I don’t.  I’m not good at it.  I don’t have a web site, I don’t try to network.  I do have a number of good friends who are also painters.I have two galleries that I have been with for years and I am grateful for that.

DAY DREAM by Karen Stastny is acrylic on paper and measures 22" x 22"

DAY DREAM by Karen Stastny is acrylic on paper and measures 22″ x 22″

What are you currently working on?

I just recently finished painting for a solo show.  Whew!  Right now I am just working on some smaller pieces on paper and enjoying the process of painting and experimenting.

What’s next?

I will  be attending an abstract painting workshop given by Steve Aimone, my mentor, in the spring in NOLA.  I would also now like to develop a body of work with which to approach galleries in the North Carolina area.

What advice would you give to other artists?

Keep working. Be disciplined.  This is your job, and your gift.  Nurture it and be grateful for it.  Be generous – help others.  Support other artists.  We all benefit from it.

What are you currently reading, listening to, and looking at to fuel work?

I am reading “Keeping an Eye Open / Essays on Art” by Julian Barnes.  I also use Pinterest and Instagram to look at other painters work.  When I see work I like, it always makes me want to get busy painting.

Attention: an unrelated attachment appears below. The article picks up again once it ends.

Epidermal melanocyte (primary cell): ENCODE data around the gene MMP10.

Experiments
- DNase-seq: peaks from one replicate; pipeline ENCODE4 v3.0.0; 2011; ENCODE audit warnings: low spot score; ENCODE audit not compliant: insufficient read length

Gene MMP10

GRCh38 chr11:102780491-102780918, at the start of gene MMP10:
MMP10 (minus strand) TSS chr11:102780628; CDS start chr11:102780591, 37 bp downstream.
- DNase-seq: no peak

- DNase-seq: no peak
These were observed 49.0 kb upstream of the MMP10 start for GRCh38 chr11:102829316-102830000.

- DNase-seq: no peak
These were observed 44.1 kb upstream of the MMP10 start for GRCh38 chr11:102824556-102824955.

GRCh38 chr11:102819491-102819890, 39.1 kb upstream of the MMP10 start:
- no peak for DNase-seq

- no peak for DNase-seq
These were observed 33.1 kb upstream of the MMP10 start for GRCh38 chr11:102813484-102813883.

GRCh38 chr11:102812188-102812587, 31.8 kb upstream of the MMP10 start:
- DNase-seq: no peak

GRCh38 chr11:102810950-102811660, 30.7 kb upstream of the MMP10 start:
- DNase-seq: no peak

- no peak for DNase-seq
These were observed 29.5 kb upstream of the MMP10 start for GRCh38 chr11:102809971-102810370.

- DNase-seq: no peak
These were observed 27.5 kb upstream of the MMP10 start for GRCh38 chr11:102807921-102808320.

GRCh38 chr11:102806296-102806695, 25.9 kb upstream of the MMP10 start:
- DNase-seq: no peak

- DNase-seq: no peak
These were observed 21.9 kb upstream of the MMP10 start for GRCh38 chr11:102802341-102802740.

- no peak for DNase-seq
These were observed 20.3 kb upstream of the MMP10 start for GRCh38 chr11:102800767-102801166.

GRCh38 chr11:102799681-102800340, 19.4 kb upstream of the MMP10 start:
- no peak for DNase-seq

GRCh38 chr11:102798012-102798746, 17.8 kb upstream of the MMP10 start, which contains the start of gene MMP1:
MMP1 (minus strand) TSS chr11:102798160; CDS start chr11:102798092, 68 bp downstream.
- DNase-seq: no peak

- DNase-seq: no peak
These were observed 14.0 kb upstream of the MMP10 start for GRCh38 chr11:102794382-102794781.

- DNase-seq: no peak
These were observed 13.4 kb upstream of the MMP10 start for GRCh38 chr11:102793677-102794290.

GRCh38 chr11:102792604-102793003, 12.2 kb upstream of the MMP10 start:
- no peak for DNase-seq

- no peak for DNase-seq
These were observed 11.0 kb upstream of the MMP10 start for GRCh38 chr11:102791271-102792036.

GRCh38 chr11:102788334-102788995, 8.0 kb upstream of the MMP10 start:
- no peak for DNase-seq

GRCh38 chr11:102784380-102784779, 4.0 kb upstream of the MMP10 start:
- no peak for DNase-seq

Anything else to add?

Barbara, just thank you for this opportunity.

Barbara: It’s my pleasure and thank you for taking the time to share your art and your process. To see more of Karen’s work please visit Cole Pratt Gallery on Magazine Street in New Orleans.

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The Art of the Monoprint – The Process

April 22, 2015
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In the Studio-close up of monoprint process

In the Studio – close up of monoprints in process.

A monoprint is a single print created by transferring an image that has been painted onto a plate and transferred to paper. I love the process of monoprinting. It is a spontaneous technique that lends itself to experimenting with a wide variety of materials, papers, transfer techniques and plates.

The plate is the surface you paint on. Traditionally, plates include metal, wood, glass and plexi, to name a few. Up until I discovered gelatin plates (or Gelli Arts® plates which is the manufactured gelatin plate) I used a piece of plexi for my plate. Please note that permission was received to use the Gelli® or Gelli Arts® trademark, which is owned by Gelli Arts® LLC).